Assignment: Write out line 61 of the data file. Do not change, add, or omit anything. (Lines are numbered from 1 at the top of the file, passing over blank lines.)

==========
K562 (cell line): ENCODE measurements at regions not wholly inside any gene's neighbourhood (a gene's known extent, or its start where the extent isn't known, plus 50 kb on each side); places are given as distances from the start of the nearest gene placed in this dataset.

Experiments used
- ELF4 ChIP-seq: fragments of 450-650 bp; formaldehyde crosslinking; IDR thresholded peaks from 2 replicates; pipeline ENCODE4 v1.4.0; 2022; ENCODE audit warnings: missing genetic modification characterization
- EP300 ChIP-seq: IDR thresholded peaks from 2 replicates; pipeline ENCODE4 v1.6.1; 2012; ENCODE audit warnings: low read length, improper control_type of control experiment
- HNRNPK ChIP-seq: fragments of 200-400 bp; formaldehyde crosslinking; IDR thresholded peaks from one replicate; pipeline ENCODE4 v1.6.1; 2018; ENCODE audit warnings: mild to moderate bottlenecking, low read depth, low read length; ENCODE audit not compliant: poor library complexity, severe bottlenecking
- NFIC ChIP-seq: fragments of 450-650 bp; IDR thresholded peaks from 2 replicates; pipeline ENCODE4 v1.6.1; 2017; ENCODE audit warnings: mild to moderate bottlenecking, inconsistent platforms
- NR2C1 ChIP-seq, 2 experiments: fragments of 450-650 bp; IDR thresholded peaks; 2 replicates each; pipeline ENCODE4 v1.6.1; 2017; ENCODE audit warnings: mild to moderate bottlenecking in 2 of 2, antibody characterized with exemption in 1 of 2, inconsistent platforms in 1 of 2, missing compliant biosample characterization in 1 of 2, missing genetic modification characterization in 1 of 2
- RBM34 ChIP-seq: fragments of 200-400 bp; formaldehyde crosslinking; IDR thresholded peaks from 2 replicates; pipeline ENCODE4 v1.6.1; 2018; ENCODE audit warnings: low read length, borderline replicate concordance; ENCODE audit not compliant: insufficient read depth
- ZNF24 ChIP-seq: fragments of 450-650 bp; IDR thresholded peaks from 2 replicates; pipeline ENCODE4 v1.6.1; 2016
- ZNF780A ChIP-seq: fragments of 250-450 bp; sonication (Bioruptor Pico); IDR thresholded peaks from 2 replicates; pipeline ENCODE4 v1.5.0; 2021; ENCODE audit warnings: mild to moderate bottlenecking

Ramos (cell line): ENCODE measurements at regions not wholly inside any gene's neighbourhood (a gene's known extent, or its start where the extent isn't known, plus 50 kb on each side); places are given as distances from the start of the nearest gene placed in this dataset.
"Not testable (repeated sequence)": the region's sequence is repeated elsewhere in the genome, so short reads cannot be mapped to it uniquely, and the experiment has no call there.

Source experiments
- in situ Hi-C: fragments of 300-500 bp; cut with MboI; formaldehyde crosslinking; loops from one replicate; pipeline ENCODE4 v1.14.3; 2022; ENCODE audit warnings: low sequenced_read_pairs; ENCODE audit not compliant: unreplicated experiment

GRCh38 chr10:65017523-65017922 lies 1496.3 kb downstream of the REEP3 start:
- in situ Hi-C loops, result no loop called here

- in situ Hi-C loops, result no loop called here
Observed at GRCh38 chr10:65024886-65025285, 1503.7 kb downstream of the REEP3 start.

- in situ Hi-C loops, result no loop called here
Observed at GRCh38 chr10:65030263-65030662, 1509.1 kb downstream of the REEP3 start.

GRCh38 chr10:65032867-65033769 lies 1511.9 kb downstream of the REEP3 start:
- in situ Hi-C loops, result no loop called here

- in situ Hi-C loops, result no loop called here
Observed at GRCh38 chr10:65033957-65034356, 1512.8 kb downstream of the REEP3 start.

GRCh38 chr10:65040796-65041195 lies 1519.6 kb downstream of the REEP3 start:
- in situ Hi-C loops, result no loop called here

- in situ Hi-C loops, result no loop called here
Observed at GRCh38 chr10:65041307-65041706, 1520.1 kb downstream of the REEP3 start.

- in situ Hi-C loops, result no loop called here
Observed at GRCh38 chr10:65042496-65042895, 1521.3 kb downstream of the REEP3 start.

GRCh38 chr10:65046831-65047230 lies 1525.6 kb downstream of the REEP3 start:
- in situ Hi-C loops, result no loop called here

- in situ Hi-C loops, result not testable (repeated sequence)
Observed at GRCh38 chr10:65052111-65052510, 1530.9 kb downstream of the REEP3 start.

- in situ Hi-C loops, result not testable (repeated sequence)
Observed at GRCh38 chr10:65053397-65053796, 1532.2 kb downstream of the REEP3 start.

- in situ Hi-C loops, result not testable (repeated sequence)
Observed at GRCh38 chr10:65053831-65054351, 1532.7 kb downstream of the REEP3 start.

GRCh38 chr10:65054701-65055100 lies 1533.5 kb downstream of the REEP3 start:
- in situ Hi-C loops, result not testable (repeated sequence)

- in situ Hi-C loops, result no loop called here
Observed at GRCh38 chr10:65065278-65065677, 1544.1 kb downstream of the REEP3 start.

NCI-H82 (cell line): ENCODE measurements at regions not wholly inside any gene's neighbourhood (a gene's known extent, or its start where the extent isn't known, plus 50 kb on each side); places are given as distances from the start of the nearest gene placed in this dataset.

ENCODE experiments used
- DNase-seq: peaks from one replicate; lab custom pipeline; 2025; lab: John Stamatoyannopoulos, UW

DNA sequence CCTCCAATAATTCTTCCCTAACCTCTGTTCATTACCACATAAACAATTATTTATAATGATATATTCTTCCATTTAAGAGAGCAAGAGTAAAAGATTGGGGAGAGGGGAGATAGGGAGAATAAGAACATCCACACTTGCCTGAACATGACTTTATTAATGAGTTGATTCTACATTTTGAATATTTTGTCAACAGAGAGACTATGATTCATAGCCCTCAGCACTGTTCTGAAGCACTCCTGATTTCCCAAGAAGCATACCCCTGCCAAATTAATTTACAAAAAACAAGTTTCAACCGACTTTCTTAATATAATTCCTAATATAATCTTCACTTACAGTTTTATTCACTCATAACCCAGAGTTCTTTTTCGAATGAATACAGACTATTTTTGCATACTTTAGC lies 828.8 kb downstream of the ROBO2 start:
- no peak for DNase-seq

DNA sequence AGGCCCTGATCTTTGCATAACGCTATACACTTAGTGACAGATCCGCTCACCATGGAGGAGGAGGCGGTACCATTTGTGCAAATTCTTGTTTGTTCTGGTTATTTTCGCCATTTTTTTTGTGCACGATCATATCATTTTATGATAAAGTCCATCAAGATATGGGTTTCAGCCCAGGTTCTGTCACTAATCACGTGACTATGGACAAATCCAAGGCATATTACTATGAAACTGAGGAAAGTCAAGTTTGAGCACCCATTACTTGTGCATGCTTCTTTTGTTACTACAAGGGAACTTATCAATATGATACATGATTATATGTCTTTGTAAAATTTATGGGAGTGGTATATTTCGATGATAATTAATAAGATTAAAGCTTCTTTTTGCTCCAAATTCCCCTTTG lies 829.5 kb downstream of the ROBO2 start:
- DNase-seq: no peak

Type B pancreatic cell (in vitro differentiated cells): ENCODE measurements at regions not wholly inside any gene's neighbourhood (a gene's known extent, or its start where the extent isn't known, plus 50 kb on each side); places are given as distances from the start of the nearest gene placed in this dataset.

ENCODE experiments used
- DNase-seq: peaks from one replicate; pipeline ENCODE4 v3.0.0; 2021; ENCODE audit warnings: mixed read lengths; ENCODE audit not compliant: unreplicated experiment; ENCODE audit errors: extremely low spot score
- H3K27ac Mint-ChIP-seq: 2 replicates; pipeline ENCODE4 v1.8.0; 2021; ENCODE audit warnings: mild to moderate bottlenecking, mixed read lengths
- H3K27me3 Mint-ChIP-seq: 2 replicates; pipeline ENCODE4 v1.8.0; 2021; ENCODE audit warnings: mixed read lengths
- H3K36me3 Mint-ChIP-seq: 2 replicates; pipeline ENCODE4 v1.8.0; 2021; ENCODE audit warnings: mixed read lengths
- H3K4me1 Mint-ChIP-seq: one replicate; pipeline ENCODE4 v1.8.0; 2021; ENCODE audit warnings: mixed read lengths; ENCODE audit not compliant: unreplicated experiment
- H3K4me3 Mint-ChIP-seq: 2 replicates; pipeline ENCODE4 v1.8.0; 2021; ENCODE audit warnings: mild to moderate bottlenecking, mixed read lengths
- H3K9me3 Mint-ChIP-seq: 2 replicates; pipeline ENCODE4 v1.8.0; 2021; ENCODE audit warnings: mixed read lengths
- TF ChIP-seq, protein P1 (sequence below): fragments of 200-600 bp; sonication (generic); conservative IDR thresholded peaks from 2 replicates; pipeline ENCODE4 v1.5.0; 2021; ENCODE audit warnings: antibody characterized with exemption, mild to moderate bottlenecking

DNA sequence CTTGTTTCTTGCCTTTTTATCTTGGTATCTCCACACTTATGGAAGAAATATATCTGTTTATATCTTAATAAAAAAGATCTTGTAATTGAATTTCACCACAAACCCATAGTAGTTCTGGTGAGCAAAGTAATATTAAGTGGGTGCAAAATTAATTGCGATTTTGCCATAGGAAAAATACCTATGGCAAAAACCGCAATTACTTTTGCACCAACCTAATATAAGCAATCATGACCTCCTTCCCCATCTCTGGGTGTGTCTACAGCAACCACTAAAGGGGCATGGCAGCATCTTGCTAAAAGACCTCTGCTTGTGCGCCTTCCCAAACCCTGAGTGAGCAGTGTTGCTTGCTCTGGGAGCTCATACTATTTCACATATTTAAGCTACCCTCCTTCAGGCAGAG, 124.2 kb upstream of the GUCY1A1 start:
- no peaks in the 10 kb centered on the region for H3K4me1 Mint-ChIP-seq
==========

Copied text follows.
- no peaks in the 10 kb centered on the region for H3K4me1 Mint-ChIP-seq